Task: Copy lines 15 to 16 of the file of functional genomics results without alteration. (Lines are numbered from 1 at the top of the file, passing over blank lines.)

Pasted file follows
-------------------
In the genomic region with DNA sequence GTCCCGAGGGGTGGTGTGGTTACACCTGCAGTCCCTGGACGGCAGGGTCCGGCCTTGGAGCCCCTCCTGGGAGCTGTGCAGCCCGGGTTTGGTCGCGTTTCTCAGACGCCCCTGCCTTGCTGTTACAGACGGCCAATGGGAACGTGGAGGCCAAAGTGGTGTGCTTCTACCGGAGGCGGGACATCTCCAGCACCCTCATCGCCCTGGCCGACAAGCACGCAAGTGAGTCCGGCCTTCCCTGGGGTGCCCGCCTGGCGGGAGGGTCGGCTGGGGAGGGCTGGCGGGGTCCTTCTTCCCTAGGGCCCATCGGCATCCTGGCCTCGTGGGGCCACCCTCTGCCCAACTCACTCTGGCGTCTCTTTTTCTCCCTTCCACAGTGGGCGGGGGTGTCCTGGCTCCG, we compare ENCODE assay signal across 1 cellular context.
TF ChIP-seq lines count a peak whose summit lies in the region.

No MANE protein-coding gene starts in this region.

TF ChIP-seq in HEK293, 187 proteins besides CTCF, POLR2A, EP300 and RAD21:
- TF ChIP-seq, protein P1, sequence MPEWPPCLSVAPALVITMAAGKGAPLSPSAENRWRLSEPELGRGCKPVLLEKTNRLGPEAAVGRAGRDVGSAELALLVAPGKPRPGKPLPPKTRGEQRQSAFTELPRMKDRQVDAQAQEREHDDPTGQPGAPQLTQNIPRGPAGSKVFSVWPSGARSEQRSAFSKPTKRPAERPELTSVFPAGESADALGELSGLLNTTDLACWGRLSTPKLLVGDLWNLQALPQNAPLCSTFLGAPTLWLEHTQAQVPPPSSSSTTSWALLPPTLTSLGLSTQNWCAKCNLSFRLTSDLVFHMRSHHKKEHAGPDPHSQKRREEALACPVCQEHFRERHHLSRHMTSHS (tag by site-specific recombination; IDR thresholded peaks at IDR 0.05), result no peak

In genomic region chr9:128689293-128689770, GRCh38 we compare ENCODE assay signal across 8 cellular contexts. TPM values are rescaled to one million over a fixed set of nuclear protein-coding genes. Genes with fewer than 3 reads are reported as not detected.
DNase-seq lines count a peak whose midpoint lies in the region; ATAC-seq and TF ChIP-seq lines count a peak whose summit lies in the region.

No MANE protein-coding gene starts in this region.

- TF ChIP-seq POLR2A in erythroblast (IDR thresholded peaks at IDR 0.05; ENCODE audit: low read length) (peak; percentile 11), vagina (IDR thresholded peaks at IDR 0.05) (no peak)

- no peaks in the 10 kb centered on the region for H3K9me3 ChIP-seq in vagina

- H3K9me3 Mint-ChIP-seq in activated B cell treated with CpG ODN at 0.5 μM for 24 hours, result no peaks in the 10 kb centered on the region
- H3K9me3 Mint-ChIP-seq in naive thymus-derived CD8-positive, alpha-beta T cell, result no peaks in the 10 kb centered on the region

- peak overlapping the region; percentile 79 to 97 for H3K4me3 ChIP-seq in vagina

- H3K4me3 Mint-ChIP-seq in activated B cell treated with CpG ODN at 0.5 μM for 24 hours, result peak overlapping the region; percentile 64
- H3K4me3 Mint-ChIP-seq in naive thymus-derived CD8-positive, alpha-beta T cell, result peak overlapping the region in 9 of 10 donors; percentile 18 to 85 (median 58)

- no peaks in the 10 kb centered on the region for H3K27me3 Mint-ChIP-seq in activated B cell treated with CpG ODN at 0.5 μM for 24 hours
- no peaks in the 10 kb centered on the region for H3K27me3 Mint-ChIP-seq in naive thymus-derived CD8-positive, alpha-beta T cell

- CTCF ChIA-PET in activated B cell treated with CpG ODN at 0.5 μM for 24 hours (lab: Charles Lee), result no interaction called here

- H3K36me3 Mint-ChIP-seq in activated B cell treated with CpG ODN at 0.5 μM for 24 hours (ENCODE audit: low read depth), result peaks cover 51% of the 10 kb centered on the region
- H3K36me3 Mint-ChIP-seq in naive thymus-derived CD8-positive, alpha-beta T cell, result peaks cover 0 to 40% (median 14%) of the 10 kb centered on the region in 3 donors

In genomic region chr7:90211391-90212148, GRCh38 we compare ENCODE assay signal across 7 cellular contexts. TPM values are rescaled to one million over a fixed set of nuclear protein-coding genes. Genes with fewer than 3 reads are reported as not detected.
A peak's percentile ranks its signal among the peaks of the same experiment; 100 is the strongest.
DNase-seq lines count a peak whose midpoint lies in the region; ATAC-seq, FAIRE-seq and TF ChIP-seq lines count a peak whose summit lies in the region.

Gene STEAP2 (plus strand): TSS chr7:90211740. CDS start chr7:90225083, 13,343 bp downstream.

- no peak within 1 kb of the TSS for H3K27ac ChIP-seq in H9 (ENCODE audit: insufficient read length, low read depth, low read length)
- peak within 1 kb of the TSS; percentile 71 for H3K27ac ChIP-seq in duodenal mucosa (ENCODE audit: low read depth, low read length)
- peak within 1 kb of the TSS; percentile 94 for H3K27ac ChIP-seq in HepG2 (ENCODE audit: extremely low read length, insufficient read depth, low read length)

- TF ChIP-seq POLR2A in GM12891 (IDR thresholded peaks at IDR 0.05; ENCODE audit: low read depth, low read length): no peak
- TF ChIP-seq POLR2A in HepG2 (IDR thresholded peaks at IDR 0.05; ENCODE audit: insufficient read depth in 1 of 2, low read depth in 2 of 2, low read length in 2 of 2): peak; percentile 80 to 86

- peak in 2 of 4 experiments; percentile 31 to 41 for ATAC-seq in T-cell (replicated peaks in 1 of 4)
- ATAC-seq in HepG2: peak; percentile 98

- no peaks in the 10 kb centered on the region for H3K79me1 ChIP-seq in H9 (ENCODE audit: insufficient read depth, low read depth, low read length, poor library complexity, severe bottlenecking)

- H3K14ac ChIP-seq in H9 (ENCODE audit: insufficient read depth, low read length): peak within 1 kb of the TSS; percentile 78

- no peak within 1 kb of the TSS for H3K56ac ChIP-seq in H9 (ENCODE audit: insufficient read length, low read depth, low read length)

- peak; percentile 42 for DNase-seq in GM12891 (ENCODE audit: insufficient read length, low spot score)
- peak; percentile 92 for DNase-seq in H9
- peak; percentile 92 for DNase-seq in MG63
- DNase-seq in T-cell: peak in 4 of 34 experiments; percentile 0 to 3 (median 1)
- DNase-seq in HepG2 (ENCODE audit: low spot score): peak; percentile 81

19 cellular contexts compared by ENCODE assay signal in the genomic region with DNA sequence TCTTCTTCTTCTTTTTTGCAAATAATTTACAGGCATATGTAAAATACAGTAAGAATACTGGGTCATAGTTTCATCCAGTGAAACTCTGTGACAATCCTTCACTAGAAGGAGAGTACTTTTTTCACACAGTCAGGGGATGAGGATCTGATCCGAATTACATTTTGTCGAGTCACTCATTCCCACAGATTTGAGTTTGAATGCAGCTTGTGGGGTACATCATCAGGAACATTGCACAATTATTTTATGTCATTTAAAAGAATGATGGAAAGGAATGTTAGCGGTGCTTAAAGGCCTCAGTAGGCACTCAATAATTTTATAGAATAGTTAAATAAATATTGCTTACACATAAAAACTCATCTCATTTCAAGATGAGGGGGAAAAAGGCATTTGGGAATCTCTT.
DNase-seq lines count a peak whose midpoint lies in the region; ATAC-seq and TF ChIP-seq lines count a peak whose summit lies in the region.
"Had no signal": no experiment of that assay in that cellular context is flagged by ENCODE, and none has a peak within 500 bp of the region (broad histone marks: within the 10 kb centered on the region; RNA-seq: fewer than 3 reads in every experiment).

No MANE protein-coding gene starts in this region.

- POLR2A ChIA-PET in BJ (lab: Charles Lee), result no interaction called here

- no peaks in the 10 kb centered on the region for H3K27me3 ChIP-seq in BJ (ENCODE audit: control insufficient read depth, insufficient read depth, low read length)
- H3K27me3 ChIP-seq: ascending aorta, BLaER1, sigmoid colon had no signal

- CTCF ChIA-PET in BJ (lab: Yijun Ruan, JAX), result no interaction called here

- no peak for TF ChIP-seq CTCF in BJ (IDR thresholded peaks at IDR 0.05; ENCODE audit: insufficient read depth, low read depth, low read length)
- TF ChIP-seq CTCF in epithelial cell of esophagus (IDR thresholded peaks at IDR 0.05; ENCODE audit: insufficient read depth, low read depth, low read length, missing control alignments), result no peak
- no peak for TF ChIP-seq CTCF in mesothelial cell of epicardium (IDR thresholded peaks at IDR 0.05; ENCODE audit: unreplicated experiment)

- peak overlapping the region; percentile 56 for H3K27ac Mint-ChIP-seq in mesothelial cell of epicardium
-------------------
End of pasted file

- H3K4me3 Mint-ChIP-seq in naive thymus-derived CD8-positive, alpha-beta T cell, result peak overlapping the region in 9 of 10 donors; percentile 18 to 85 (median 58)

- no peaks in the 10 kb centered on the region for H3K27me3 Mint-ChIP-seq in activated B cell treated with CpG ODN at 0.5 μM for 24 hours